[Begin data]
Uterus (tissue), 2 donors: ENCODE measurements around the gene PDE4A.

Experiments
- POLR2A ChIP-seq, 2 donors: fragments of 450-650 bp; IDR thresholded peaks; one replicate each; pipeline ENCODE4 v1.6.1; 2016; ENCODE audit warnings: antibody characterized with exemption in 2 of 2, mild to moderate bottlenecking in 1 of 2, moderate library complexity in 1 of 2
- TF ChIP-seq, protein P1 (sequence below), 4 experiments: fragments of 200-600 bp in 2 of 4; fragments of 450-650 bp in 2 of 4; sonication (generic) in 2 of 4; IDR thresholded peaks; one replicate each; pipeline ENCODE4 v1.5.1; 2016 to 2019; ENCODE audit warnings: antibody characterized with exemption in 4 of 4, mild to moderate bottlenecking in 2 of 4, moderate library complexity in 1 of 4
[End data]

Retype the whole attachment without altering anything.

Uterus (tissue), 2 donors: ENCODE measurements around the gene PDE4A.

Experiments
- POLR2A ChIP-seq, 2 donors: fragments of 450-650 bp; IDR thresholded peaks; one replicate each; pipeline ENCODE4 v1.6.1; 2016; ENCODE audit warnings: antibody characterized with exemption in 2 of 2, mild to moderate bottlenecking in 1 of 2, moderate library complexity in 1 of 2
- TF ChIP-seq, protein P1 (sequence below), 4 experiments: fragments of 200-600 bp in 2 of 4; fragments of 450-650 bp in 2 of 4; sonication (generic) in 2 of 4; IDR thresholded peaks; one replicate each; pipeline ENCODE4 v1.5.1; 2016 to 2019; ENCODE audit warnings: antibody characterized with exemption in 4 of 4, mild to moderate bottlenecking in 2 of 4, moderate library complexity in 1 of 4